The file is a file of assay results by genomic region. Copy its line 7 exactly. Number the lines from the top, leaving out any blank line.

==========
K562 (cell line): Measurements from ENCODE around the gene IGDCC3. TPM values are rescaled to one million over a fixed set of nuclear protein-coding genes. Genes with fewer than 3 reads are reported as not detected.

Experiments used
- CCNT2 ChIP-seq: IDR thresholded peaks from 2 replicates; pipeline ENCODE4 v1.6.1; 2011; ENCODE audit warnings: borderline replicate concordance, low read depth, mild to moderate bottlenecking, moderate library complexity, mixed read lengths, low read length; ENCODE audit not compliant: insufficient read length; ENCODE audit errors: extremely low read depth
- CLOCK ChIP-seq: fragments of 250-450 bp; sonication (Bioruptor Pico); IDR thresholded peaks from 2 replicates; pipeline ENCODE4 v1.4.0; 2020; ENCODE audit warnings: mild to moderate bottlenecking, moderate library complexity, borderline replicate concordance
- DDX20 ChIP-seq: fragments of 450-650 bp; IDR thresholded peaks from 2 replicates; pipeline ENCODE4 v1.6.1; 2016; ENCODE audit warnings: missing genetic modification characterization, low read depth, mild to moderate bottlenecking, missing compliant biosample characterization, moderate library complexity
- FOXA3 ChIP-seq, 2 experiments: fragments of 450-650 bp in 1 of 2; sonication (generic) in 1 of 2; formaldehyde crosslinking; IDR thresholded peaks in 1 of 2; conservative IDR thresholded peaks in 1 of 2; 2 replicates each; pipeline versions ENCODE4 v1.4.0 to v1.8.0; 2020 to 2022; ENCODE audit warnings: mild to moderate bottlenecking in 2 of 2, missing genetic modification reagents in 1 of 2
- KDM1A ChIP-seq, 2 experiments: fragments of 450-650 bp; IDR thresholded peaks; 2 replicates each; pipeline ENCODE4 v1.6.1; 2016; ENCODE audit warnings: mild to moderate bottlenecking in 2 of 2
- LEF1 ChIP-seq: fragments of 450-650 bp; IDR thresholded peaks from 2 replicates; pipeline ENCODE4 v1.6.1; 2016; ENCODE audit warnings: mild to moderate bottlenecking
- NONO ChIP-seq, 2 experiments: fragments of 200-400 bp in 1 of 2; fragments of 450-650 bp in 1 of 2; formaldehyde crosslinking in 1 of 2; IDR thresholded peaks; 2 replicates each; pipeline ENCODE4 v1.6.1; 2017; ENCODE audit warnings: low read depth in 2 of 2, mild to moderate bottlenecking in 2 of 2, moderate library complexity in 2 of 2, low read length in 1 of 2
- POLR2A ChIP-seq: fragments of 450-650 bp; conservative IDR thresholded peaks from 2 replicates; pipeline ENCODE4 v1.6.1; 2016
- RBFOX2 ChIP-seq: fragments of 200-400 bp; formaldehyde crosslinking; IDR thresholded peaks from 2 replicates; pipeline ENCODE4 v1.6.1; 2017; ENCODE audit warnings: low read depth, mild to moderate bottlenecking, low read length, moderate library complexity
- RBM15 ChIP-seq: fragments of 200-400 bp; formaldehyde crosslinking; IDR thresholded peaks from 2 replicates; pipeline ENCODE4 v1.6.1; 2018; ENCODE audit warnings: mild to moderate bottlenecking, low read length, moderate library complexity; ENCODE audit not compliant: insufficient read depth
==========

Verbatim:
- KDM1A ChIP-seq, 2 experiments: fragments of 450-650 bp; IDR thresholded peaks; 2 replicates each; pipeline ENCODE4 v1.6.1; 2016; ENCODE audit warnings: mild to moderate bottlenecking in 2 of 2